I have always known these principles: I memorized Ephesians for Homer Hailey's "Scheme of Redemption" class; I took Roland Lewis's "Home and Family" class; I preached sermons; I wrote the goals and objectives for the men when our church divided the men and women for family classes; with Dene's assistance, I taught marriage and parenting classes to both the High School and College age classes. So, WHY did I find myself riding my bicycle 13 miles home from work as slowly as possible because I did not know what to say or do about a situation between us? I did not even know for sure whose fault it was or how to proceed to find out without creating a bigger problem. Well, I did manage that, I was so late she worried and came looking for me. So, "Knowledge puffs up." And, the answers are not always easy and there is a learning curve on applying what you know.
It might help us to note that God never said to the husbands that they are the head. He said that to the wives. It seems like a small distinction but the difference it creates in perspective has caused chasms in relationships for hundreds of years. In fact, that small difference often leads to a domineering attitude in husbands that is foreign to the context of "subjecting [our]selves one to another," and especially to the first command to husbands, "Husbands, love your wives, even as Christ also loved the church, and gave himself up for it."
To understand our role as husbands, we men must consider that Christ was head, though he only gave—gave himself up over and over again. And he did so without complaint or resentment. First, he gave up his place with and equal with God to become a man. A fact we treat as a theological argument rather than the tremendous yielding (emptying self) that it was (Phil 2:5-7). The creator became a creature. Next, he walked through a world of sin. Sometimes city people cannot stand the sights and smells of real farm life. Anyone who has gathered eggs knows they do not come as clean as they do in the grocery store carton. Imagine the disgust an absolutely holy being would have toward rebellious, self-destructive sin. And, he walked among and had compassion toward these sinners. Last, he died and in dying became sin on our behalf (2 Cor 5:21). At no point did or does this one who is "far above all rule, and authority, and power, and dominion, and every name that is named" in his role as head of the church coerce anyone to do anything (Eph 1:21). He
wooed his people to him by giving himself up.
When men discuss this, they end the matter with, "I would be willing to die for my wife. Next verse, brother ________." Whoa! Back up just a bit—Is dying all that Jesus did for us?
The Word gave up who he was and became someone else, Jesus, for his bride. Unscripturally, many men not only do not change when they become husbands, they see no need to change. Jesus' example leaves no wiggle room at all for the husband about his willingness to change for his wife. And, remember, Jesus did it before his bride subjected herself and as a motive to lead her to do so. "That's just not who I am and she knew that when she married me," is not a valid excuse. A man determined to belong to God must consider the changes he needs to make to be the head of his wife. Not only may different women have different needs, but the same woman will have changing needs as life progresses. That means the husband imitating Christ cannot stay the same either. "But what about my rights as head?" Go consider: What about Jesus' rights? No man ever had more power than Jesus. Yet, he never used any of it to get his way about anything. Even so ought husbands to act toward their wives.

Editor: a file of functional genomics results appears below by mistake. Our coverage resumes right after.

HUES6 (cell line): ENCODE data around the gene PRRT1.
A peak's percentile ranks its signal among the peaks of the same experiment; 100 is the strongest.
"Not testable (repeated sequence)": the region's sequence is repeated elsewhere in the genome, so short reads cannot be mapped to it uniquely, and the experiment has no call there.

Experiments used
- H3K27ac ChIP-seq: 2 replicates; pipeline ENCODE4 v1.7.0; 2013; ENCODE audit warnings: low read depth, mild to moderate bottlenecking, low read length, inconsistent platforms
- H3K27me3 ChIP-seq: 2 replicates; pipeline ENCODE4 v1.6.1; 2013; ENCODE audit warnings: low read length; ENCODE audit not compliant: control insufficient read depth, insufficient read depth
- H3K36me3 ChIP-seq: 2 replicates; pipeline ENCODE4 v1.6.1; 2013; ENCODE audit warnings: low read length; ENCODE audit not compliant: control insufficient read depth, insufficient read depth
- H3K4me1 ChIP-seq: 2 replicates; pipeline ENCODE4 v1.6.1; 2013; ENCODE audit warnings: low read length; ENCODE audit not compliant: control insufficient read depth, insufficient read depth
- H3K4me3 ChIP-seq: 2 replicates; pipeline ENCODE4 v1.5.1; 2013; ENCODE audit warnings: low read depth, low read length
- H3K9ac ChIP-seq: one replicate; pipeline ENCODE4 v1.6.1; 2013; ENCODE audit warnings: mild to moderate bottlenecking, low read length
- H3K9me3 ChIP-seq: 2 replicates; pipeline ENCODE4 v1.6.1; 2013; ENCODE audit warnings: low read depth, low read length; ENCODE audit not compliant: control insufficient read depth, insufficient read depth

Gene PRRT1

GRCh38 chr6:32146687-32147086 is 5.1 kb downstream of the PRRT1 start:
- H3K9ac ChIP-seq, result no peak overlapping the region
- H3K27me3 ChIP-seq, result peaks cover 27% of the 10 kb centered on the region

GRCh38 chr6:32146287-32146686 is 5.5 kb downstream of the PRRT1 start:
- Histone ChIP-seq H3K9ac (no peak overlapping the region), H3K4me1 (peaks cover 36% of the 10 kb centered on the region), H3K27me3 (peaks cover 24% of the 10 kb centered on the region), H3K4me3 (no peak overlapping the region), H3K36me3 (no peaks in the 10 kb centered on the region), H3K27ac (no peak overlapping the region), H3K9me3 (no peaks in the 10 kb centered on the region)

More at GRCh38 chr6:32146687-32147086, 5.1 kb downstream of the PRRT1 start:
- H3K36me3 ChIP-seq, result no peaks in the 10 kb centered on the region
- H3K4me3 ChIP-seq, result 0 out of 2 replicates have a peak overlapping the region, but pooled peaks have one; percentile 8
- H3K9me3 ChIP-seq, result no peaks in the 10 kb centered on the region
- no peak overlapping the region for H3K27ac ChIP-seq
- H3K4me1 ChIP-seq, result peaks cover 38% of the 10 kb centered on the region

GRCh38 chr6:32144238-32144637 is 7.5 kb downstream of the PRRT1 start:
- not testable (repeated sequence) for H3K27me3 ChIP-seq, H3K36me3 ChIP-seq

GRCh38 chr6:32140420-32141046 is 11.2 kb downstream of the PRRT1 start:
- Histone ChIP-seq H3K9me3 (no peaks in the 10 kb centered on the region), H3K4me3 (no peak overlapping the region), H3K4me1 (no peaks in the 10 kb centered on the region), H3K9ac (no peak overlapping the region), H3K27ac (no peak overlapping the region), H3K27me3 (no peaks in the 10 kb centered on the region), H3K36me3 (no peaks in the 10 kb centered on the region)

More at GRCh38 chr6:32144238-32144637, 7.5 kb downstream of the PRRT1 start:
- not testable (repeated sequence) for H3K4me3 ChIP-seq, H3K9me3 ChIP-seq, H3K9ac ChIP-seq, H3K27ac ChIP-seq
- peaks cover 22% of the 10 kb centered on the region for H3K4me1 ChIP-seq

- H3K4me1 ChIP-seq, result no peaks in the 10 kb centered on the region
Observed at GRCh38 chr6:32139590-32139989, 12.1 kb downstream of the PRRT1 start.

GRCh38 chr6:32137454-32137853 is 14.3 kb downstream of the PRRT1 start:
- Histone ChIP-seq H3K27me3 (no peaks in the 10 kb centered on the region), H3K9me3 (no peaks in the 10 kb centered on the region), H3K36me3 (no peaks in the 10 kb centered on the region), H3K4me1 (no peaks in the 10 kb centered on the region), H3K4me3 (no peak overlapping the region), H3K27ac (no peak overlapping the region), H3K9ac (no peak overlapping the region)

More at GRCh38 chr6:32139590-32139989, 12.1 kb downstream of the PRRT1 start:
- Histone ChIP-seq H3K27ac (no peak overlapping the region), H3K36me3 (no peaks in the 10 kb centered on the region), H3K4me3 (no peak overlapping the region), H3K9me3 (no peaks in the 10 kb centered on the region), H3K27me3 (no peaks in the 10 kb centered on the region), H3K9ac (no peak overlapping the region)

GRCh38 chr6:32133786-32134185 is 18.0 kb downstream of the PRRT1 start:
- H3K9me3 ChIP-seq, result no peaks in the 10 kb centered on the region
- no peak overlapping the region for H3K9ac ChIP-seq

Since "head" is the way the wife is commanded to treat him and not a license for the husband to boss, he should give himself up by working to develop mutual decisions and plans. He must show consideration for her ideas and her desires by listening to her as equal partners in your life before God. In fact, imitating Christ may require him to give up his desires, his way for hers.
A man may cling to his rights and privileges. A husband may give up his hobbies, his plans, his buddies, his dreams to demonstrate his love for his bride. He must not wait until she asks or cries about his neglect; he must wisely consider and use his power to act on her behalf by yielding. When she sees that he loves her so, she will submit joyfully and change into the help suitable for him so that they two become one in heart.
Elkanah gave up his right to overturn Hannah's vow, gave up his son, gave up a bull for a sacrifice (1Sam 1; Num 30:12). God says that "the husband has not power over his own body, but the wife" (1Cor 7:4). If a husband cannot be boss over his own body, why would he be boss over his time? His preferences? His habits? His only goal as God's man is to give himself up with purpose to shape her into God's woman.
Approximately half the population is men; many are married, few are husbands. Are you even on the journey to becoming one?
Servants, be submissive to your masters with all respect, not only to those who are good and gentle, but also to those who are unreasonable. (1Pet 2:18).
In the same way, you wives, be submissive to your own husbands so that even if any of them are disobedient to the word, they may be won without a word by the behavior of their wives, (1Pet 3:1).
You husbands in the same way, live with your wives in an understanding way, as with someone weaker, since she is a woman; and show her honor as a fellow heir of the grace of life, so that your prayers will not be hindered. (1Pet 3:7).